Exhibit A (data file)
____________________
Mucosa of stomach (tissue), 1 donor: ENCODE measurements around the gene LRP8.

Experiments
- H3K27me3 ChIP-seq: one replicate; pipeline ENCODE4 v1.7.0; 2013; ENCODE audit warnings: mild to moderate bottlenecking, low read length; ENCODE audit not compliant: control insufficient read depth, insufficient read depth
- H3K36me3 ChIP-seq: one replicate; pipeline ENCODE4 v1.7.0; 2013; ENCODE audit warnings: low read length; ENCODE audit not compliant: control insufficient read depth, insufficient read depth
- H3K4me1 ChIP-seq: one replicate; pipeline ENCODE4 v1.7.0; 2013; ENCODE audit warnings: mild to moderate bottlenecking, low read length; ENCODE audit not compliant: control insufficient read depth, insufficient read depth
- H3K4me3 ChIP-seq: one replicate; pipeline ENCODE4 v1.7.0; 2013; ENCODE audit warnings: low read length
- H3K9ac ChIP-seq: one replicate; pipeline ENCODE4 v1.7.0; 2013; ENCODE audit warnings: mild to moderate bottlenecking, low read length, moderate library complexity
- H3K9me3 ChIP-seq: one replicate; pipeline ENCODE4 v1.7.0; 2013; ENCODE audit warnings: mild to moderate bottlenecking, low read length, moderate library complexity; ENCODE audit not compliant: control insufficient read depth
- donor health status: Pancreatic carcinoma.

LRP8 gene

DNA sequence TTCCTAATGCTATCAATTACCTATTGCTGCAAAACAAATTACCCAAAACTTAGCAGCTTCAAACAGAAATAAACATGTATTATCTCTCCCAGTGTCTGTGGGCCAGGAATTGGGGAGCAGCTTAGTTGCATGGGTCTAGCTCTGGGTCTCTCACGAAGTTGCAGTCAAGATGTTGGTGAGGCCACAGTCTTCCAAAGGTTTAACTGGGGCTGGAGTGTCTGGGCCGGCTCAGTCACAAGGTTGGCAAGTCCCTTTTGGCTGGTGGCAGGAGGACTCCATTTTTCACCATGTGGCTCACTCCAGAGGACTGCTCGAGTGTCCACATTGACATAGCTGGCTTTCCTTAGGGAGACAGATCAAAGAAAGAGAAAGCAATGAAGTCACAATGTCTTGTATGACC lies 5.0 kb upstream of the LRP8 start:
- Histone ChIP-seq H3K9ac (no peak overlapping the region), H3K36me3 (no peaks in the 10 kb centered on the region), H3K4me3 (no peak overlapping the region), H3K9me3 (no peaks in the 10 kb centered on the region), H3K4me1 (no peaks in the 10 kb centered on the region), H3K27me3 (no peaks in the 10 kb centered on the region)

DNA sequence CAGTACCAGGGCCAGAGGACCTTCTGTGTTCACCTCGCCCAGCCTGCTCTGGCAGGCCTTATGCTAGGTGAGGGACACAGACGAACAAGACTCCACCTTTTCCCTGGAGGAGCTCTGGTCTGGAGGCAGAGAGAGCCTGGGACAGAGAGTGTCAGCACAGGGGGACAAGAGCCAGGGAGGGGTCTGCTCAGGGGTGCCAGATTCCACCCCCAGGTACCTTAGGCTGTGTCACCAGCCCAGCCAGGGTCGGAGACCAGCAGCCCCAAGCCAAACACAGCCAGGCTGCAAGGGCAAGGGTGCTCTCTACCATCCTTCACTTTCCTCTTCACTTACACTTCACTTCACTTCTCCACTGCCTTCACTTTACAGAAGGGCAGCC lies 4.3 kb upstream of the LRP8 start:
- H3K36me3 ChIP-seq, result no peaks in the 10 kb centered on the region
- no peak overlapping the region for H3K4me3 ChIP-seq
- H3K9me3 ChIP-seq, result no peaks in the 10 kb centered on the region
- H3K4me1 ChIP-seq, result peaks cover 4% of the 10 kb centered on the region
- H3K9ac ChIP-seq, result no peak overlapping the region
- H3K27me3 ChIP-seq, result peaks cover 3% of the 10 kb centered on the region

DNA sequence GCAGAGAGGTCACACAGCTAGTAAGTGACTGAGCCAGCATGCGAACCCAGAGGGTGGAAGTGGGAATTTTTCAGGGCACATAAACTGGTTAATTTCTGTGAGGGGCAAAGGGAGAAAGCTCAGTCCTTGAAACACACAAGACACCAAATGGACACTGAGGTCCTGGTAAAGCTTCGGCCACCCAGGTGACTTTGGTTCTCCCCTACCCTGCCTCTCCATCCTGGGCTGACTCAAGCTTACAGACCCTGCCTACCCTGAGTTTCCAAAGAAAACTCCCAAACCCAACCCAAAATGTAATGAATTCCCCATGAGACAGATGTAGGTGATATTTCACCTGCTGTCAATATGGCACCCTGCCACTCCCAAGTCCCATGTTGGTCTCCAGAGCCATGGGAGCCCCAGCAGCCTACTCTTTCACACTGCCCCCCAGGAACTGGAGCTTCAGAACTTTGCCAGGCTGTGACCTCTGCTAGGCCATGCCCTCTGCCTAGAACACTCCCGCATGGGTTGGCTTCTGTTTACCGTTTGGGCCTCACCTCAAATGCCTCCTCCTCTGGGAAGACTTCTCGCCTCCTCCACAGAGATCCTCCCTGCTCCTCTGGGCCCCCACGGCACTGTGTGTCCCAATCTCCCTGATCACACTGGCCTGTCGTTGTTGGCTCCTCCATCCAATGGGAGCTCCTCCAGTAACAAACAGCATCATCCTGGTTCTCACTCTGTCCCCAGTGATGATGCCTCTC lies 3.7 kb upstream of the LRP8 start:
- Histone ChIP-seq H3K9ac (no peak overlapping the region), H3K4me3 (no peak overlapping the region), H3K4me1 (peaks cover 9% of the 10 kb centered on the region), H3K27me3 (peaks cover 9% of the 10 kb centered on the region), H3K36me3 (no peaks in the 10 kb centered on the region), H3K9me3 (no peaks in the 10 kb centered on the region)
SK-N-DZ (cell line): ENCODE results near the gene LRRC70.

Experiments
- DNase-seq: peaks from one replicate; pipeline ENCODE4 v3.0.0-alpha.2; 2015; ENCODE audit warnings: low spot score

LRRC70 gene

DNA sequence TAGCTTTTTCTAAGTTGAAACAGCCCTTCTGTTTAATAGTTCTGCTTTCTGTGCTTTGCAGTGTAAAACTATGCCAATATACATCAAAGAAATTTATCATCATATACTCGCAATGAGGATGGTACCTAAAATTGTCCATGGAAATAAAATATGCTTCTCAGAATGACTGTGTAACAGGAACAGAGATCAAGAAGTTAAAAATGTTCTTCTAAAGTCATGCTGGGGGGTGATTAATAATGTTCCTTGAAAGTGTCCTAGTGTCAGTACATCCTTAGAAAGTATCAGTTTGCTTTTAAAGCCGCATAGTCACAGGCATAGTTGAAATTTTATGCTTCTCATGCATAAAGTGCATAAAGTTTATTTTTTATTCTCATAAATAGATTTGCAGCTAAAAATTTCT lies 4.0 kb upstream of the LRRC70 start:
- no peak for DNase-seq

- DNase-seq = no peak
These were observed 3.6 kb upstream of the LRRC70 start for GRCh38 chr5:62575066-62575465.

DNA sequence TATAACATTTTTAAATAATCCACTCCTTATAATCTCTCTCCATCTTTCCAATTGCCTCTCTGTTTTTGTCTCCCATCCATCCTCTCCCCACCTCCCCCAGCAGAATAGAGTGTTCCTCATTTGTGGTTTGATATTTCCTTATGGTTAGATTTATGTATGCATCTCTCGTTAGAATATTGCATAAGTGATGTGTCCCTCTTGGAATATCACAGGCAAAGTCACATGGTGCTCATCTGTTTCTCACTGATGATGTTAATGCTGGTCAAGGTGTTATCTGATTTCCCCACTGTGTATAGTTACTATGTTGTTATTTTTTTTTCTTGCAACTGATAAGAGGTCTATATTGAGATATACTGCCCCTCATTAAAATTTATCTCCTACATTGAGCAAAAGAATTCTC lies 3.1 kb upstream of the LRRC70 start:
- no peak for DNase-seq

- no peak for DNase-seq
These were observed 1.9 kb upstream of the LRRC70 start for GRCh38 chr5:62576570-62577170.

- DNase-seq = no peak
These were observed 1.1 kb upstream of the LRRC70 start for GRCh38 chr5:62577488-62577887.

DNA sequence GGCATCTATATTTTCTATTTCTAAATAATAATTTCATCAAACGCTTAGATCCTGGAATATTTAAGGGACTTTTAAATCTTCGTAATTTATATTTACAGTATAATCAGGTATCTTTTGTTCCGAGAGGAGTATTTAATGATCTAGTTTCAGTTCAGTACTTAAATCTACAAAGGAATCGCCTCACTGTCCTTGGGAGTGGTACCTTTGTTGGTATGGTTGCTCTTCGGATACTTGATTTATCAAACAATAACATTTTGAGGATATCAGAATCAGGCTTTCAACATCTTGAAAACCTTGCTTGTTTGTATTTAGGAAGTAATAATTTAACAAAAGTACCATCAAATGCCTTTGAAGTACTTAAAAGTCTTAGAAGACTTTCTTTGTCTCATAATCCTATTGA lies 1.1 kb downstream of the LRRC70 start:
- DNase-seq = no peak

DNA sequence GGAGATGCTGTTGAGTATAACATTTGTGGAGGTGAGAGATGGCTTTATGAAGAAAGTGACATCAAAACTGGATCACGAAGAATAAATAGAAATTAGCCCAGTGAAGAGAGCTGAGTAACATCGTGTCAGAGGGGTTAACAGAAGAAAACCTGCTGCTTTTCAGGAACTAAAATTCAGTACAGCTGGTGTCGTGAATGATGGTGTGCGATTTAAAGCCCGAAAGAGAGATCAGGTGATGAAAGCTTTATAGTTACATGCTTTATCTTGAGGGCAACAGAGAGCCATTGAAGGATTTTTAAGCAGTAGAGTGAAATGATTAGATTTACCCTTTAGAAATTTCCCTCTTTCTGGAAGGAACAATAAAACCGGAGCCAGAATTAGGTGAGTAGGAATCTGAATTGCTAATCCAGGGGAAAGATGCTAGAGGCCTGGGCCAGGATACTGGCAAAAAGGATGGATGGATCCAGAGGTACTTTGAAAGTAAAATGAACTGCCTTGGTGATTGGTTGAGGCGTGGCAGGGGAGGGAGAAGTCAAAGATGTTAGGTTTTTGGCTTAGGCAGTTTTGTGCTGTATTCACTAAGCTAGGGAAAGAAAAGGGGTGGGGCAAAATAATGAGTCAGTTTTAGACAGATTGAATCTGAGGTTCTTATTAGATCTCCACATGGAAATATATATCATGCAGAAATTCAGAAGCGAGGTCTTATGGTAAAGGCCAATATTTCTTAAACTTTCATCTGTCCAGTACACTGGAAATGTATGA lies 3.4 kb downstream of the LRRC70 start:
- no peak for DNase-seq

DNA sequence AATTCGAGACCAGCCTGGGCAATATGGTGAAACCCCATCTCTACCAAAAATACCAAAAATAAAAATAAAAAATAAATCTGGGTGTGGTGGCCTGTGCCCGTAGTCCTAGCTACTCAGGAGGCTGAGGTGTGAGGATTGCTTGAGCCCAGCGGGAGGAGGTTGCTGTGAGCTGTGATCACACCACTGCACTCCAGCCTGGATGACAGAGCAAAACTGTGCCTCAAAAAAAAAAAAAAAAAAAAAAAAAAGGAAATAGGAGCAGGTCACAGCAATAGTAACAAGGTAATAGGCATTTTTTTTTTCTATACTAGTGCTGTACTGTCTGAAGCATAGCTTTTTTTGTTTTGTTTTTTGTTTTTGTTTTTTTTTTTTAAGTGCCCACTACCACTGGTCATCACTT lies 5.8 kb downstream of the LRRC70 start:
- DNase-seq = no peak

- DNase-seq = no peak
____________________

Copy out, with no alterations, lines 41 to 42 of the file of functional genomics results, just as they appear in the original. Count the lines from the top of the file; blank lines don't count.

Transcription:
- DNase-seq = no peak

- DNase-seq = no peak